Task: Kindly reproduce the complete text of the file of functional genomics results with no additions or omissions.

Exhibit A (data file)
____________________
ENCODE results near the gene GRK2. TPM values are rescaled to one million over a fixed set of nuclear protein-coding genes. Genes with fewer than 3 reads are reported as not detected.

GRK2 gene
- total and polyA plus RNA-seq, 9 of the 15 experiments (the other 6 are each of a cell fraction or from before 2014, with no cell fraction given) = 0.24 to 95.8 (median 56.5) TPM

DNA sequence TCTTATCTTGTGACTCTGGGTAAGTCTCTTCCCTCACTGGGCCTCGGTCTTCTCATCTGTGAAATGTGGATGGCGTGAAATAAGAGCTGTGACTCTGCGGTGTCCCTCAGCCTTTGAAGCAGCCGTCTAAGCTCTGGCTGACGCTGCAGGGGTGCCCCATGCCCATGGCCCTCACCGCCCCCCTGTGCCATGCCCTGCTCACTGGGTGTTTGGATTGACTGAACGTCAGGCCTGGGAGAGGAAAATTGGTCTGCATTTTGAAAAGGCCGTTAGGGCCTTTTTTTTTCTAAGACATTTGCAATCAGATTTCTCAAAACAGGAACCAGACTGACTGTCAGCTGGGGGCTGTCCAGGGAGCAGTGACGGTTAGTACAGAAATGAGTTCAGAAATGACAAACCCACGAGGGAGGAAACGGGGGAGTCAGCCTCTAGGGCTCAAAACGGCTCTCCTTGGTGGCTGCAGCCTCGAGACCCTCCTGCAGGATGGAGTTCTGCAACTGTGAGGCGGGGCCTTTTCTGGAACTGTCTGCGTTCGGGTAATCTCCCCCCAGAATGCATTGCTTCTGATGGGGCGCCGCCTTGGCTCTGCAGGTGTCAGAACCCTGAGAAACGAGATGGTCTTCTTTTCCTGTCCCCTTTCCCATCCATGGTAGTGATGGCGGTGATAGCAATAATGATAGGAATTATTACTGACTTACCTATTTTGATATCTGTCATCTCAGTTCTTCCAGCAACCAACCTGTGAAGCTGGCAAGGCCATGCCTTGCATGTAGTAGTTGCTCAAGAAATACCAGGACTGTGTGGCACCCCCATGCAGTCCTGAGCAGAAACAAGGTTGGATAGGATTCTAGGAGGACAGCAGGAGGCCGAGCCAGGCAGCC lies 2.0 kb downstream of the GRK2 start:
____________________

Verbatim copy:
ENCODE results near the gene GRK2. TPM values are rescaled to one million over a fixed set of nuclear protein-coding genes. Genes with fewer than 3 reads are reported as not detected.

GRK2 gene
- total and polyA plus RNA-seq, 9 of the 15 experiments (the other 6 are each of a cell fraction or from before 2014, with no cell fraction given) = 0.24 to 95.8 (median 56.5) TPM

DNA sequence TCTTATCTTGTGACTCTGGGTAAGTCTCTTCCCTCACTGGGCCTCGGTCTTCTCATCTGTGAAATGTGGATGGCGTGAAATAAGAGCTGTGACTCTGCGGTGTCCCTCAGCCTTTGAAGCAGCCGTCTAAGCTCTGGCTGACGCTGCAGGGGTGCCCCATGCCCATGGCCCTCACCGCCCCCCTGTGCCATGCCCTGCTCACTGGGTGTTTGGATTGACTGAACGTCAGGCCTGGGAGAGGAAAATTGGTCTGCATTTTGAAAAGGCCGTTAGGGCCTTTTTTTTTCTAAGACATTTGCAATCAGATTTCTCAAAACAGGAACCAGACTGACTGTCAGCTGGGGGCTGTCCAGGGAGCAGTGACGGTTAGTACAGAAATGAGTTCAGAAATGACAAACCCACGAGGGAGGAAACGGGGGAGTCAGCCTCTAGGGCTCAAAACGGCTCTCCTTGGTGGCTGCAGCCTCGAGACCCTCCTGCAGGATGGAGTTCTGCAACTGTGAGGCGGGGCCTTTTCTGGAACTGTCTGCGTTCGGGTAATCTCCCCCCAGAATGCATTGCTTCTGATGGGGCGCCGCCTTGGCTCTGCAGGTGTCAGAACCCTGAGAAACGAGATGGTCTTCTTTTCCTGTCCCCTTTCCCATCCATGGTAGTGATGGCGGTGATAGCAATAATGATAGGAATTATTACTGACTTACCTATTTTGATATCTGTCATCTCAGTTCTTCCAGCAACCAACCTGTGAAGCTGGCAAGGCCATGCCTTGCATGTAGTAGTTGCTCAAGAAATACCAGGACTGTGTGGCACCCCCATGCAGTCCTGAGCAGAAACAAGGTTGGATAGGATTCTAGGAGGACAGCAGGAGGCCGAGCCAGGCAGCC lies 2.0 kb downstream of the GRK2 start: